Author's Name: Mark Schultz
Date: Mon 12 Oct 2015

Reputation Management – the role of the board

Good reputations generally take a long time to establish, however can be tarnished and even destroyed very quickly. What role then does the board play in managing and maintaining an organisation’s good reputation?

In our new world of 24 hour news, social media that provides a platform for “every man and his dog” to have his/her say without any accountability and a rapidly changing external environment, Boards and senior management must have in place a means by which to manage events that could cause irreparable reputation and brand damage. Here are a few suggestions that should help boards to address this governance responsibility:

  • Policy: develop, implement and monitor a policy in relation to how the board and the organisation should respond to a negative event. Whilst it cannot be specific due to all the potential unknowns, such matters as authorising a company spokesperson, internal and external communication strategies and resource allocation can be addressed by the board;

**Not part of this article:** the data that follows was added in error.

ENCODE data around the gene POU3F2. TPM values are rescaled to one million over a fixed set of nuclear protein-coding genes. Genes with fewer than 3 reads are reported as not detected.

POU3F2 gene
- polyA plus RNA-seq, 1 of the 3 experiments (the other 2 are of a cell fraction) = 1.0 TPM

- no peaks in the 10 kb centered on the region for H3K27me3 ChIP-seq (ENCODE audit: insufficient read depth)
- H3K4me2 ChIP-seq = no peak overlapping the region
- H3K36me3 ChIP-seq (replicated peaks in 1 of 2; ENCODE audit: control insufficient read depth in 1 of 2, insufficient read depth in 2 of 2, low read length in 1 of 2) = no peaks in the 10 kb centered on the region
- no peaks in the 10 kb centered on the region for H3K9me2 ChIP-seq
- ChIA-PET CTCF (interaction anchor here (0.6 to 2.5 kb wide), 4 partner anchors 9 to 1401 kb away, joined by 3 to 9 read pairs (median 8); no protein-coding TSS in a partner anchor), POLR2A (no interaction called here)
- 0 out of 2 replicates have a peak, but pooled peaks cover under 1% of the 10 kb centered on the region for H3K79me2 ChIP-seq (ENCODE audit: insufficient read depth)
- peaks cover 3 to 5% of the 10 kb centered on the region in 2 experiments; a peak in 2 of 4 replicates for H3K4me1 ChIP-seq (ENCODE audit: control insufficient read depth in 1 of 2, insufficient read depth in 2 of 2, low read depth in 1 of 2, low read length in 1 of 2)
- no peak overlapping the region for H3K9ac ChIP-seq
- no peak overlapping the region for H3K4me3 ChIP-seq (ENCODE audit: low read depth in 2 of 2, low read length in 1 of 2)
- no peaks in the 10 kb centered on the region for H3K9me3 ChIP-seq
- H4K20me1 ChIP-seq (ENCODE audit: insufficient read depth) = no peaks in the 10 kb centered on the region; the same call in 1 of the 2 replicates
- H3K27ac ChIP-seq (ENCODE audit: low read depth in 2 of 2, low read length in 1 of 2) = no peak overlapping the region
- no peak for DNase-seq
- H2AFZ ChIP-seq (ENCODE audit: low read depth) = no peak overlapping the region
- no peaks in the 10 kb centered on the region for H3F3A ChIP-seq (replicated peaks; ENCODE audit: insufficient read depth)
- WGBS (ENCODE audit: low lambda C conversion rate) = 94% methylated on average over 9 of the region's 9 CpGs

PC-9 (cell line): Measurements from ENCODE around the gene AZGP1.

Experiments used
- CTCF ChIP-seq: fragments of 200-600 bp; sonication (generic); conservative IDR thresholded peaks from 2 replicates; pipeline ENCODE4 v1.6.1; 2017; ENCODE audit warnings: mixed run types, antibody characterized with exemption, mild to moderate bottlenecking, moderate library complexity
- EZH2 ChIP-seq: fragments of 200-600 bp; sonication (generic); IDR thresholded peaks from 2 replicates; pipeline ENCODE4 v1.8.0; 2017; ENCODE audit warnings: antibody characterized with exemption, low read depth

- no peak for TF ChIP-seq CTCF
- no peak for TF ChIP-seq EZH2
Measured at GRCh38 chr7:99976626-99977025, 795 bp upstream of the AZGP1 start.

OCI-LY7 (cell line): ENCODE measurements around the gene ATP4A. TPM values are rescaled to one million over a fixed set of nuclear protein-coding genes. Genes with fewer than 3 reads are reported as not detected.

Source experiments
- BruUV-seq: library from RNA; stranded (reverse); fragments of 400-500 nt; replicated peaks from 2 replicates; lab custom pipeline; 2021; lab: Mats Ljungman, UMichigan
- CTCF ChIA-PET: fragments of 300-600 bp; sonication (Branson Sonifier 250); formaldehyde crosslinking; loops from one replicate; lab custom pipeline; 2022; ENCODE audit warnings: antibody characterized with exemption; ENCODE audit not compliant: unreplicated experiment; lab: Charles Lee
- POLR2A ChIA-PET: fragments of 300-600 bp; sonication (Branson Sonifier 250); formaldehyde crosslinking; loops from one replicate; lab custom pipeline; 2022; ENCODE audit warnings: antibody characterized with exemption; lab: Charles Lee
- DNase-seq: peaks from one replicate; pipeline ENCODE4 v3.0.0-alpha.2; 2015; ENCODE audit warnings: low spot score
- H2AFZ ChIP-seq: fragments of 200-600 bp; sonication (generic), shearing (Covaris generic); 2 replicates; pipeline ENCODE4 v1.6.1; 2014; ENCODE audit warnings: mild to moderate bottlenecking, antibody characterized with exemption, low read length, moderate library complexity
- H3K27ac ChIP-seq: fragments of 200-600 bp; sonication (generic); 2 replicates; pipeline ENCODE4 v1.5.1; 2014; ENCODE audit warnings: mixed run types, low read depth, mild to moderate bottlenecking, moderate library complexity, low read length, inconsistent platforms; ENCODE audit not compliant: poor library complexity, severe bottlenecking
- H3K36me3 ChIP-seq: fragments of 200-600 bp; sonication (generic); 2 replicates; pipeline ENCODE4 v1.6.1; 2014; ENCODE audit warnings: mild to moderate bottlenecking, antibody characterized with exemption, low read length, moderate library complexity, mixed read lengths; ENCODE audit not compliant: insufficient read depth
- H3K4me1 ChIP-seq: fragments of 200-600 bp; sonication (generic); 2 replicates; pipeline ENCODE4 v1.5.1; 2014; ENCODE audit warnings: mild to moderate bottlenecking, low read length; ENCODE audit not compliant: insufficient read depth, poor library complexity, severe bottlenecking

• Complaint’s management: create a culture that sees complaints as an opportunity to improve rather than one that perceived as a negative matter. The board could request that a complaint’s register is created and that the board has an opportunity to review that register at regular intervals; 
  • Reporting system: imbed in the board papers; if the board values reputation management as a key business driver, then the organisation should follow suit “what you measure, is what you treasure”;
  • Stakeholder engagement: develop and implement a stakeholder engagement plan and incorporate process and outcomes into the annual board agenda.

Effective reputation management is as much about culture as about process. Responding sooner rather than later is generally a better approach, acknowledging mistakes is generally received more positively than attempts to hide or avoid accountability and treating stakeholders with respect is recommended at all times. PR firms, lawyers and “spin doctors” will all have a position on how to manage an adverse event, however it is your clients and the community who will be the final arbiter. Good governance requires boards to take a leadership role in the establishment, management and protection of an organisations reputation and this should form part of the strategic planning and management process.


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